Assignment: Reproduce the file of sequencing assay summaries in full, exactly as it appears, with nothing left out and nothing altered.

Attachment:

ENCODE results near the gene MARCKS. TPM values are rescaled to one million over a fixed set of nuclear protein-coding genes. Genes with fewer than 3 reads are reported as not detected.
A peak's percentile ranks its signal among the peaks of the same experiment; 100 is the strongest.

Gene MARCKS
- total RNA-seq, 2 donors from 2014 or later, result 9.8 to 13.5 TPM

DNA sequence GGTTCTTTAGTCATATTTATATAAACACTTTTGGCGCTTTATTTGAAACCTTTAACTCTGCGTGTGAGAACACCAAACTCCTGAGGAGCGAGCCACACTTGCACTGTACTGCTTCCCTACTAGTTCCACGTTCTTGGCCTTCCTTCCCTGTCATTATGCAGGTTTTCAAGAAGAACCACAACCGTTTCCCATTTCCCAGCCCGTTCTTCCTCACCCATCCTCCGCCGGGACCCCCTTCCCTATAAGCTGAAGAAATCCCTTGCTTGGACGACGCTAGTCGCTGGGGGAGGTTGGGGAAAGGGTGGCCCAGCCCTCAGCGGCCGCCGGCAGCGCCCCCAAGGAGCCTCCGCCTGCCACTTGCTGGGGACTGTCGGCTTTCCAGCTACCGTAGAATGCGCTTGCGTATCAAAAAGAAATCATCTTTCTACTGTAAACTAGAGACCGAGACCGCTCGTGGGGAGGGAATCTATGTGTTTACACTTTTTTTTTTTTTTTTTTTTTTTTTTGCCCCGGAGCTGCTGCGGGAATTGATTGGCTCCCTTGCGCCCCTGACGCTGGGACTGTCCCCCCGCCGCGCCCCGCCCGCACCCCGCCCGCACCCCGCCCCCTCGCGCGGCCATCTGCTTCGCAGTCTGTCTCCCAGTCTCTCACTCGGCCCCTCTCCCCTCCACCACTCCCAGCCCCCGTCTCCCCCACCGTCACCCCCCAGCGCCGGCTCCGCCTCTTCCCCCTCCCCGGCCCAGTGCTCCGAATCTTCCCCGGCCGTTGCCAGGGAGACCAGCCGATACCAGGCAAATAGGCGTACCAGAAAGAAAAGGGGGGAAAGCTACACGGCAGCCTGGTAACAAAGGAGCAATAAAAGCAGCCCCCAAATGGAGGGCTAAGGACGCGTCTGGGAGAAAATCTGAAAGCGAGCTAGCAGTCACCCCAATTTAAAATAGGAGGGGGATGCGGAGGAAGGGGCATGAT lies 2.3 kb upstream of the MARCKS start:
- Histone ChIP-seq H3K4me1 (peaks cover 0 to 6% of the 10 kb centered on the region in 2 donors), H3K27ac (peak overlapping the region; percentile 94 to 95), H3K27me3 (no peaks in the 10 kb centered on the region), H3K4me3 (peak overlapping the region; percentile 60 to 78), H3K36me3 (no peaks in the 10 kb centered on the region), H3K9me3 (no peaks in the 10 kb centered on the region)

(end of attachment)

ENCODE results near the gene MARCKS. TPM values are rescaled to one million over a fixed set of nuclear protein-coding genes. Genes with fewer than 3 reads are reported as not detected.
A peak's percentile ranks its signal among the peaks of the same experiment; 100 is the strongest.

Gene MARCKS
- total RNA-seq, 2 donors from 2014 or later, result 9.8 to 13.5 TPM

DNA sequence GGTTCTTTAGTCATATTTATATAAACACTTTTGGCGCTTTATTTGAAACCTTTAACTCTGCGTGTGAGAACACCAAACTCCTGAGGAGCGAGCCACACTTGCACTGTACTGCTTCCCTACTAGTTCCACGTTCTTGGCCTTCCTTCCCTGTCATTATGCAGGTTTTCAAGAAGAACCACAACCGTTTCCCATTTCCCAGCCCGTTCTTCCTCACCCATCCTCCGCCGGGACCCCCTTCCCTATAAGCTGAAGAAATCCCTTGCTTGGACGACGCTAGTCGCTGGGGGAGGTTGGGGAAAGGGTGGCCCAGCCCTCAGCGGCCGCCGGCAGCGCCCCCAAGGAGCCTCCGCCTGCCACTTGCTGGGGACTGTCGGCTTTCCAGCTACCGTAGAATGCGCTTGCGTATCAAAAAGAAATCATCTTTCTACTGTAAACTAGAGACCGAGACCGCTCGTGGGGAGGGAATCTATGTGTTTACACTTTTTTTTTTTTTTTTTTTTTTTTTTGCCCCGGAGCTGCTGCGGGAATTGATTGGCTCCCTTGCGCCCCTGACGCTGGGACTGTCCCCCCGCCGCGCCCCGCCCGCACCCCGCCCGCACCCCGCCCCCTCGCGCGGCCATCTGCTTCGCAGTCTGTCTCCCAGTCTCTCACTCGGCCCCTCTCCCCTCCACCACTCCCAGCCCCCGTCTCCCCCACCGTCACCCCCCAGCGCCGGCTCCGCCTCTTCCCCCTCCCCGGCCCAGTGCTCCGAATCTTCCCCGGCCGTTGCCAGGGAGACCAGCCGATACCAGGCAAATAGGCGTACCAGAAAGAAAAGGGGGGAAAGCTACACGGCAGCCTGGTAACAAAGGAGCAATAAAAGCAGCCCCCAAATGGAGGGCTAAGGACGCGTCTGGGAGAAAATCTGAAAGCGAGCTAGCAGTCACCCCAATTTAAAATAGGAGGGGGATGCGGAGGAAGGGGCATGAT lies 2.3 kb upstream of the MARCKS start:
- Histone ChIP-seq H3K4me1 (peaks cover 0 to 6% of the 10 kb centered on the region in 2 donors), H3K27ac (peak overlapping the region; percentile 94 to 95), H3K27me3 (no peaks in the 10 kb centered on the region), H3K4me3 (peak overlapping the region; percentile 60 to 78), H3K36me3 (no peaks in the 10 kb centered on the region), H3K9me3 (no peaks in the 10 kb centered on the region)